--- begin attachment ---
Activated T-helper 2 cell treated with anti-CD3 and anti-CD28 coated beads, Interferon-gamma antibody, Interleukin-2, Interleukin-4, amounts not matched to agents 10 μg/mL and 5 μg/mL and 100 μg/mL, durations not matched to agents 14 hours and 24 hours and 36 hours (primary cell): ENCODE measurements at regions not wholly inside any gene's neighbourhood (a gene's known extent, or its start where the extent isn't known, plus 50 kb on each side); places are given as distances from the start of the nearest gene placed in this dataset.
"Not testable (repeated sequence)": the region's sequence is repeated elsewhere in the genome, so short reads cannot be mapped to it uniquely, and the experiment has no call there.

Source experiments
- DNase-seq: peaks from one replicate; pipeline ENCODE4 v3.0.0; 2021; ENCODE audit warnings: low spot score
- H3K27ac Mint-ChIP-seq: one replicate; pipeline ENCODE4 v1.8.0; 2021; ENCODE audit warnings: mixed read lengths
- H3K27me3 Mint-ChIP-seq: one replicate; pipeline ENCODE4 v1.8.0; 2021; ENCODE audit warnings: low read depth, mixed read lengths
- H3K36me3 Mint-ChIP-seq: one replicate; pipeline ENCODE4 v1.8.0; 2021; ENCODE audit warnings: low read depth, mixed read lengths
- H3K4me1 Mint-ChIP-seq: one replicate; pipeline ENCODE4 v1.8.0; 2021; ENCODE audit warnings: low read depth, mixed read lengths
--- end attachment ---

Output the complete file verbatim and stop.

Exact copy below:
Activated T-helper 2 cell treated with anti-CD3 and anti-CD28 coated beads, Interferon-gamma antibody, Interleukin-2, Interleukin-4, amounts not matched to agents 10 μg/mL and 5 μg/mL and 100 μg/mL, durations not matched to agents 14 hours and 24 hours and 36 hours (primary cell): ENCODE measurements at regions not wholly inside any gene's neighbourhood (a gene's known extent, or its start where the extent isn't known, plus 50 kb on each side); places are given as distances from the start of the nearest gene placed in this dataset.
"Not testable (repeated sequence)": the region's sequence is repeated elsewhere in the genome, so short reads cannot be mapped to it uniquely, and the experiment has no call there.

Source experiments
- DNase-seq: peaks from one replicate; pipeline ENCODE4 v3.0.0; 2021; ENCODE audit warnings: low spot score
- H3K27ac Mint-ChIP-seq: one replicate; pipeline ENCODE4 v1.8.0; 2021; ENCODE audit warnings: mixed read lengths
- H3K27me3 Mint-ChIP-seq: one replicate; pipeline ENCODE4 v1.8.0; 2021; ENCODE audit warnings: low read depth, mixed read lengths
- H3K36me3 Mint-ChIP-seq: one replicate; pipeline ENCODE4 v1.8.0; 2021; ENCODE audit warnings: low read depth, mixed read lengths
- H3K4me1 Mint-ChIP-seq: one replicate; pipeline ENCODE4 v1.8.0; 2021; ENCODE audit warnings: low read depth, mixed read lengths